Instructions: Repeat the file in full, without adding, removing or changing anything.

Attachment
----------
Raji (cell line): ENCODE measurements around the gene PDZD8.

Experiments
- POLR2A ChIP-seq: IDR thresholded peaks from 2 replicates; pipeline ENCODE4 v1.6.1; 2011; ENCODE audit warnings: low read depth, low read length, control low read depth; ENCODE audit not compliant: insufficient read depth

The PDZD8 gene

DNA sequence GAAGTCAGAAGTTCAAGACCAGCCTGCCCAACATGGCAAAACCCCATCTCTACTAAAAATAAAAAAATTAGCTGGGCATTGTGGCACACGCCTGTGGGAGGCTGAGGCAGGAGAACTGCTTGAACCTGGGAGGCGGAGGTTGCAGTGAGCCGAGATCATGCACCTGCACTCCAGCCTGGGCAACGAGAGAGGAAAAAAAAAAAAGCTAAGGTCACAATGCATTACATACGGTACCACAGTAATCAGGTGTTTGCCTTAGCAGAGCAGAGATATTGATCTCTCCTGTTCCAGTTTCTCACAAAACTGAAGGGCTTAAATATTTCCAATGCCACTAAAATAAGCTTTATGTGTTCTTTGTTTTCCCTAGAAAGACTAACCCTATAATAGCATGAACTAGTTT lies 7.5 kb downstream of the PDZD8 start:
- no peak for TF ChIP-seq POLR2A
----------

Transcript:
Raji (cell line): ENCODE measurements around the gene PDZD8.

Experiments
- POLR2A ChIP-seq: IDR thresholded peaks from 2 replicates; pipeline ENCODE4 v1.6.1; 2011; ENCODE audit warnings: low read depth, low read length, control low read depth; ENCODE audit not compliant: insufficient read depth

The PDZD8 gene

DNA sequence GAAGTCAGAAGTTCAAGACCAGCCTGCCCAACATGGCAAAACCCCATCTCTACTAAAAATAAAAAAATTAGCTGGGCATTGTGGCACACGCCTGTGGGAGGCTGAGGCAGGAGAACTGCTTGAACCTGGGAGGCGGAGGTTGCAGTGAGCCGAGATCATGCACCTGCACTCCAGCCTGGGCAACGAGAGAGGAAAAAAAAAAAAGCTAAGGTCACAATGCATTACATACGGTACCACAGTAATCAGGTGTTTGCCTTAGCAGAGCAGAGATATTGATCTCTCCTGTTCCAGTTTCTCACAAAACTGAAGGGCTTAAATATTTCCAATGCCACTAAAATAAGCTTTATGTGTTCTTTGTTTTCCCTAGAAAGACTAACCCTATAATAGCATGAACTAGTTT lies 7.5 kb downstream of the PDZD8 start:
- no peak for TF ChIP-seq POLR2A